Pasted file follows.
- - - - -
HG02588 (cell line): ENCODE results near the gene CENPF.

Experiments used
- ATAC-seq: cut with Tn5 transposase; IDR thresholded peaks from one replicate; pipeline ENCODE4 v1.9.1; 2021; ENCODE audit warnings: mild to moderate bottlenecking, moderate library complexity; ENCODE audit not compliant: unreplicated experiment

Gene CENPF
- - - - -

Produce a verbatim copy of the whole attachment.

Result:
HG02588 (cell line): ENCODE results near the gene CENPF.

Experiments used
- ATAC-seq: cut with Tn5 transposase; IDR thresholded peaks from one replicate; pipeline ENCODE4 v1.9.1; 2021; ENCODE audit warnings: mild to moderate bottlenecking, moderate library complexity; ENCODE audit not compliant: unreplicated experiment

Gene CENPF